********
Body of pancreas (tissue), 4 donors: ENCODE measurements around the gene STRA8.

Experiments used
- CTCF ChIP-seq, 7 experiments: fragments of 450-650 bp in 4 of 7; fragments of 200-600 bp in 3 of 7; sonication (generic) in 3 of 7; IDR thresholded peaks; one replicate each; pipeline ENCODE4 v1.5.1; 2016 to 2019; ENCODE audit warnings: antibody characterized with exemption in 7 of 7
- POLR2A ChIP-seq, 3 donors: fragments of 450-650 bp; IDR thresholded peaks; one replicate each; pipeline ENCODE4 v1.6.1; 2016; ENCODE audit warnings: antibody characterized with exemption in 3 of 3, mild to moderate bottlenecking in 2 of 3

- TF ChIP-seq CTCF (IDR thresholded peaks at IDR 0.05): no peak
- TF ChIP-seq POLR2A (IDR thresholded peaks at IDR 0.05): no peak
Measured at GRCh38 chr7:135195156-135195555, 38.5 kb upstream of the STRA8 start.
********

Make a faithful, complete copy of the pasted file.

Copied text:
Body of pancreas (tissue), 4 donors: ENCODE measurements around the gene STRA8.

Experiments used
- CTCF ChIP-seq, 7 experiments: fragments of 450-650 bp in 4 of 7; fragments of 200-600 bp in 3 of 7; sonication (generic) in 3 of 7; IDR thresholded peaks; one replicate each; pipeline ENCODE4 v1.5.1; 2016 to 2019; ENCODE audit warnings: antibody characterized with exemption in 7 of 7
- POLR2A ChIP-seq, 3 donors: fragments of 450-650 bp; IDR thresholded peaks; one replicate each; pipeline ENCODE4 v1.6.1; 2016; ENCODE audit warnings: antibody characterized with exemption in 3 of 3, mild to moderate bottlenecking in 2 of 3

- TF ChIP-seq CTCF (IDR thresholded peaks at IDR 0.05): no peak
- TF ChIP-seq POLR2A (IDR thresholded peaks at IDR 0.05): no peak
Measured at GRCh38 chr7:135195156-135195555, 38.5 kb upstream of the STRA8 start.